The Herald Bulletin

January 21, 2013

A sea of yellow shirts for Katie

By Emma Bowen Meyer
For The Herald Bulletin

DALEVILLE, Ind. — When three seniors in the Daleville National Honor Society learned that a second-grader in the elementary school was struggling with cancer, they decided they needed to ease her pain. They had no idea they could inspire an entire gym full of basketball fans to become a sea of yellow T-shirts in honor of Katie Kline.

“It started out that we were just going to make Christmas baskets for Katie and her brother,” said Tyler Reels, 18. “One of the teachers told us they were trying an experimental treatment and having trouble paying for it. We felt like we had to do more.”

Diagnosed at age 3, Katie has fought cancer five times in her short life.

“I have had experience losing people to cancer,” said Reels. “Hearing that a little, innocent, second-grader had it broke my heart.”

Along with her friends, Betsy Weston and Jensen Hochstetler, Reels designed yellow T-shirts that said “Fight, Win and Believe” for workers at the basketball game on Dec. 7. Hearing about the preparation, teachers and students asked for their own shirts. Over 600 were sold.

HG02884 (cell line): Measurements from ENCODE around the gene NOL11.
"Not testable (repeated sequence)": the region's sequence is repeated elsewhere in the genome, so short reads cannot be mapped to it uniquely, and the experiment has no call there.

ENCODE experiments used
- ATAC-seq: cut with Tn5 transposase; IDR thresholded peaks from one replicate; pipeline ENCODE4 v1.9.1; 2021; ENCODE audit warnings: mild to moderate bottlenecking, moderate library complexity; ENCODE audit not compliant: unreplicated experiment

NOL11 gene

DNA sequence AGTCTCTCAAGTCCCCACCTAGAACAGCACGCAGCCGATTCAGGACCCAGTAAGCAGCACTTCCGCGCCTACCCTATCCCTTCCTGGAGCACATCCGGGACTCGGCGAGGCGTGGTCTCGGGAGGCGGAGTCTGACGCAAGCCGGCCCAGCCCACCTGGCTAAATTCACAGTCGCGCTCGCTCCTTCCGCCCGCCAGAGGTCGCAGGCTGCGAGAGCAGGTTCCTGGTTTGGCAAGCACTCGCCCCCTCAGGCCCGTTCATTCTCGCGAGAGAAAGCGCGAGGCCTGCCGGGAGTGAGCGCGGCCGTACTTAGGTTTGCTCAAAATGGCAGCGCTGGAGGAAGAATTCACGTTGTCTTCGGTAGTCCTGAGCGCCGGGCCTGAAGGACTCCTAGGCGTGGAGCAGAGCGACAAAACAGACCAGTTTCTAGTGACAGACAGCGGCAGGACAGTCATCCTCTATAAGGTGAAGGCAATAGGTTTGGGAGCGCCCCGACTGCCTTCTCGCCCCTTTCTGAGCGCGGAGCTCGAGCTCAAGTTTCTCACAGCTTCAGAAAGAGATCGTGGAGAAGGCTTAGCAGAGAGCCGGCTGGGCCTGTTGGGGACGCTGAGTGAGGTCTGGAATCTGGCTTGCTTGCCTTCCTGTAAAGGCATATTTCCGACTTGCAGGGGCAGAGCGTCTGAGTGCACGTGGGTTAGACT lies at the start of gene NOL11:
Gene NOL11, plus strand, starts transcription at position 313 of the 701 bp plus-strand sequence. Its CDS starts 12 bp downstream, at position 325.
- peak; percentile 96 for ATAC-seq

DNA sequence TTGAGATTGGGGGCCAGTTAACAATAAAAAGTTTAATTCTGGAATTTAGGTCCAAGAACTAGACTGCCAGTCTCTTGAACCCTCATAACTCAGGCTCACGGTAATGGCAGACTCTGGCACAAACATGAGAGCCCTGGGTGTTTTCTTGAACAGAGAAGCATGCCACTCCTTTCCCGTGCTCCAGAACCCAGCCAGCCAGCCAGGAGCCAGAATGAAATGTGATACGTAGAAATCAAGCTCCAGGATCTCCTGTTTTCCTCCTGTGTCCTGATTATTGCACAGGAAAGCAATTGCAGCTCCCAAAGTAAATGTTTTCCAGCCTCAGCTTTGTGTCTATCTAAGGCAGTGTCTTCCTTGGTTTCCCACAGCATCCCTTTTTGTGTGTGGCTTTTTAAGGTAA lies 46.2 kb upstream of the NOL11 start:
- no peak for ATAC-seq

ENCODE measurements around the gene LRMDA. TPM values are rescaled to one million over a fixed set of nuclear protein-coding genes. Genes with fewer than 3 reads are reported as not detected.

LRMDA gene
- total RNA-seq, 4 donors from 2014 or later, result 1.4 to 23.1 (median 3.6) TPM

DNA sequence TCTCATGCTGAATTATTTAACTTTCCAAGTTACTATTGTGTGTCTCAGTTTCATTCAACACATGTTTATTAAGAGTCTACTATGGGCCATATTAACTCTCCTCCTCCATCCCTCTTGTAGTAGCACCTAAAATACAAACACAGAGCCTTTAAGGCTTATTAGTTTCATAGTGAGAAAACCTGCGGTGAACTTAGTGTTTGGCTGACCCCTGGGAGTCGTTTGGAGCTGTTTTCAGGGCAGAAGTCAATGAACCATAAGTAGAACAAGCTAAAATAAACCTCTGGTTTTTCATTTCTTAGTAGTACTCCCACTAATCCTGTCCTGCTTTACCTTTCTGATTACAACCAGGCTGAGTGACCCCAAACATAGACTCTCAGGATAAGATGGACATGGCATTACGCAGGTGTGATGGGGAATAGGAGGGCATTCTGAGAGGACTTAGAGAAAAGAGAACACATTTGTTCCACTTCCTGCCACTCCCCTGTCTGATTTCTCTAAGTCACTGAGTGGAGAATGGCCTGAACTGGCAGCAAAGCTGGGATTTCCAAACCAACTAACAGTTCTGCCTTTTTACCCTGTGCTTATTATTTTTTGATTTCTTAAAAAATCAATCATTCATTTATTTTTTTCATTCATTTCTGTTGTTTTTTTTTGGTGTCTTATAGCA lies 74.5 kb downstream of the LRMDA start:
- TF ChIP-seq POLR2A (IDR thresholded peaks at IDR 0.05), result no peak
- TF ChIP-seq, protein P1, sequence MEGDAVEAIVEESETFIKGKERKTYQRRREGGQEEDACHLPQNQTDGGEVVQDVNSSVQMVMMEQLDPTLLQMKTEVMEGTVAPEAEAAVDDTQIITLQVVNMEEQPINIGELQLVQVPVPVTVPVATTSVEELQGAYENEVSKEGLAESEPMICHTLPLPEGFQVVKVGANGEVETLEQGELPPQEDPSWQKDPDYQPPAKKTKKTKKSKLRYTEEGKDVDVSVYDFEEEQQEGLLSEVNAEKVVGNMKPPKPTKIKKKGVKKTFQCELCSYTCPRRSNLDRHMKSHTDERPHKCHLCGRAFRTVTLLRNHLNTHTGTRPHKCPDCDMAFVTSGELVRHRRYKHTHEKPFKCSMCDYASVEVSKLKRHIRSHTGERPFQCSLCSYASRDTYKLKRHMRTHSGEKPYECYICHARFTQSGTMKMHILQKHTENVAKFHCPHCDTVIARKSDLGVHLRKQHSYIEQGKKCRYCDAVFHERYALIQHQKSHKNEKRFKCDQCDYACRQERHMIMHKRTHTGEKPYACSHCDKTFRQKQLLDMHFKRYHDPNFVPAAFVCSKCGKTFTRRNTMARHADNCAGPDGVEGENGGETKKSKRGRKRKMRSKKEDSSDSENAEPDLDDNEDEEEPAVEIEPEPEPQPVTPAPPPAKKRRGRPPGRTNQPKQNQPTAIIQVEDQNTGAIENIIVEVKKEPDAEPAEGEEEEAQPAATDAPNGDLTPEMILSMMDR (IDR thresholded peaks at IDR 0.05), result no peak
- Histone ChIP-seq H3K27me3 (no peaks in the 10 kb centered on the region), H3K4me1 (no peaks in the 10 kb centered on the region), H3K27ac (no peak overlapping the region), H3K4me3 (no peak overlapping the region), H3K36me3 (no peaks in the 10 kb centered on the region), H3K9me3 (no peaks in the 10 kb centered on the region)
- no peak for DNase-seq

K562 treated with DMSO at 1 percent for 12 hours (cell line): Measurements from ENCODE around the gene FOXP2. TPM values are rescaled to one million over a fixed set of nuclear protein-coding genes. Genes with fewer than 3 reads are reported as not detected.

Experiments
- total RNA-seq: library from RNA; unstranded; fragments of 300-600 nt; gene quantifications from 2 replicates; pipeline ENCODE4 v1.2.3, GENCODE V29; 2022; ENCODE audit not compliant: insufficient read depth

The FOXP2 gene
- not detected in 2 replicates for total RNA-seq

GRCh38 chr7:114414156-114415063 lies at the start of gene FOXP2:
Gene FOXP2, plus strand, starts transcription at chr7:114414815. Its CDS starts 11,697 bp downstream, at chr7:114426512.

On game night, the basketball team and coaches shaved their heads and even the coaches of the opposing team, Burris, were wearing T-shirts for Katie. At halftime the seniors presented Katie and her brother, Aiden, with gifts while another student read a poem written for the little girl.

“As soon as I stepped up to the middle of the floor and saw how many people in the stands were wearing them, I lost it,” she said. “The stands were all yellow. I hadn’t processed how many shirts I had sold until that moment.”

Between the shirts and other items for sale that night, over $4,000 was raised for Katie’s family. But more than that, the family felt the love of the community.

“She was so excited that she got to be a princess for the day,” said Terry Storer, Katie’s mother. “She hasn’t gotten to do so many things — dance, Girl Scouts, play dates, normal kid stuff. This really made up for a lot. Everyone in that gym would say that it was a once-in-a-lifetime experience. You could feel the love in that place. It was amazing.”

“I was amazed at the sea of yellow,” said Weston, 18. “Even parents on the other team were wearing the yellow shirts.”

“It was cool to see the whole community come together,” said Hochstetler, 18.

“I can’t tell those girls how much this has meant to us or how much this has meant to the community,” Storer said.